The number of complaints from patients in the Southern and Northern Trusts combined, have increased by 40 per cent in the last five years.
The issues, which include problems with medical, dental, mental and emergency care, have been divided into categories by the Trusts with the most complaints being made in relation to diagnosis, operations and treatment.
The figures, which were correlated and provided by the Health and Social Care Trusts, also illustrate growing dissatisfaction in relation to communication, patient experience, admissions, discharges and also waiting times.
Of the two Trusts that service the entire Mid Ulster area, the Southern Trust fared worst in relation to the growing number of complaints received - almost 50% in the last five years.
While taken alone, the increase in complaints in the Northern Trust was much less, but still substantial [28%].
Together however, they make up almost a third of all complaints received across Northern Ireland in the last year with 2,056 grievances submitted to medical authorities between them.
The Southern Trust made up the lion’s share with 1,166 issues raised, while in the Northern Trust there was a total of 890 complaints between 2014 and 2015.
The sorts of health services that attracted the most criticism in both areas were acute care, elderly services and family and child care services.
Almost 1,000 charges were brought between the Trusts in relation to acute care alone - that’s just shy of 45% of all complaints made by patients.
Care provision for people with mental health problems and physical or learning disabilities were not free from fault either.
In the Southern Trust 67 complaints were raised in relation to help for those with learning disabilities in the last year, with a further 100 patients voicing dissatisfaction with mental health care.
In the Northern Trust 86 cases were brought forward in relation to mental health, but the Trust did much better around learning disabilities with almost 80% less complaints than their counterparts.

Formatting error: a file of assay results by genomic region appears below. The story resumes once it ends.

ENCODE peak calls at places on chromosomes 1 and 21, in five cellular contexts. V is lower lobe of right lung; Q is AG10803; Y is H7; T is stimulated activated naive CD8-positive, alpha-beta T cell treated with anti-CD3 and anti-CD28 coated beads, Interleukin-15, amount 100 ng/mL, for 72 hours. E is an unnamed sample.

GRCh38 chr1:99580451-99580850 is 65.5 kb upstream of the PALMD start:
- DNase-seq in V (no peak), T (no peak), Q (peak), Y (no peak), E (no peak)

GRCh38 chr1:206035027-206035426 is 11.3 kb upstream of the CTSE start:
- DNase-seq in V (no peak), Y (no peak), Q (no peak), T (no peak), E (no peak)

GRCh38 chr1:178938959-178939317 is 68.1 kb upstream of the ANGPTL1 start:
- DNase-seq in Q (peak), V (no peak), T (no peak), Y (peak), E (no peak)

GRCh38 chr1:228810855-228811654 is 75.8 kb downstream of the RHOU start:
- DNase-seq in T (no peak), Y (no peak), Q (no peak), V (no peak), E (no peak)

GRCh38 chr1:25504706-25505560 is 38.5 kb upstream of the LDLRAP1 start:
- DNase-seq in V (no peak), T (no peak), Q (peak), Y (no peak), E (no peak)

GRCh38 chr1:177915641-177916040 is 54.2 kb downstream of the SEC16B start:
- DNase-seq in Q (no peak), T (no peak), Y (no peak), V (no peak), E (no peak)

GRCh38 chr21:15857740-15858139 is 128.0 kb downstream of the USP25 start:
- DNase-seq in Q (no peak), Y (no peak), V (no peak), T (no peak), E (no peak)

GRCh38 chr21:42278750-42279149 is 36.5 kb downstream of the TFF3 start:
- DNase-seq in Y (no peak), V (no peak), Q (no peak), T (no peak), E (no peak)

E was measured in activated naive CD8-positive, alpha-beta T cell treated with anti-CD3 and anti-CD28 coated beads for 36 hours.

In both areas most of the criticisms made by patients were in relation to their diagnosis, treatment and any operations they may have had - meaning the Trusts have some work to do on this front.
Day-to-day services such as GPs, dental care, pharmacies and ophthalmic care providers were also included in the statistics, but fared much better in relation to the number of grievances lodged against them.
Across the whole of Northern Ireland the Health and Social Care Trusts received just 224 complaints against GPs - up from 199 five years ago - and most of these were in relation to treatment and care, staff attitudes and again communication and information.
Neither pharmacists or ophthalmologists had a single complaints lodged against them last year, down from three and one, respectively, in 2010-11, while dentists managed to halve the number of complaints that were submitted against them - from 13 to 6 - in five years.
While the Southern Trust said it receives as many compliments as complaints, the Northern Trust said the number of concerns raised with it over the last five years have “remained at a similar level” with a drop in the last year.
Southern Health and Social Care Trust said: “We receive about 1,000 complaints each year [but] the Trust also receives many thousands of messages from people who are satisfied with the care and treatment they receive.
“We always welcome and encourage patient feedback so that we can improve our care when it is appropriate and possible to do so and the learning from complaints is used to ensure our services respond to patient need.
“Each complaint is fully investigated before we send a comprehensive response.”
A spokesperson for the Northern Trust added: “Over the last 4 years, the number of issues have remained at a similar level, and this year, there was a slight decrease (890) comparing to last year (997).”